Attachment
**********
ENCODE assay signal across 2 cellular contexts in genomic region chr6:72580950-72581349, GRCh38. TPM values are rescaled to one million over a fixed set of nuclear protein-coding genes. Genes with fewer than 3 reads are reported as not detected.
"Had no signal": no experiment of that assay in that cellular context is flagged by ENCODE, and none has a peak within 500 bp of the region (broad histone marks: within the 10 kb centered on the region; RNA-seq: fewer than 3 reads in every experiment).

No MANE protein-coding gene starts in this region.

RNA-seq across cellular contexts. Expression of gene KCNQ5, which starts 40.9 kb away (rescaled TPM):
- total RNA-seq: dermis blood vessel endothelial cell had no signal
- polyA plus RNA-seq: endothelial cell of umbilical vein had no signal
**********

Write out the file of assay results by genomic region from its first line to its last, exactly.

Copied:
ENCODE assay signal across 2 cellular contexts in genomic region chr6:72580950-72581349, GRCh38. TPM values are rescaled to one million over a fixed set of nuclear protein-coding genes. Genes with fewer than 3 reads are reported as not detected.
"Had no signal": no experiment of that assay in that cellular context is flagged by ENCODE, and none has a peak within 500 bp of the region (broad histone marks: within the 10 kb centered on the region; RNA-seq: fewer than 3 reads in every experiment).

No MANE protein-coding gene starts in this region.

RNA-seq across cellular contexts. Expression of gene KCNQ5, which starts 40.9 kb away (rescaled TPM):
- total RNA-seq: dermis blood vessel endothelial cell had no signal
- polyA plus RNA-seq: endothelial cell of umbilical vein had no signal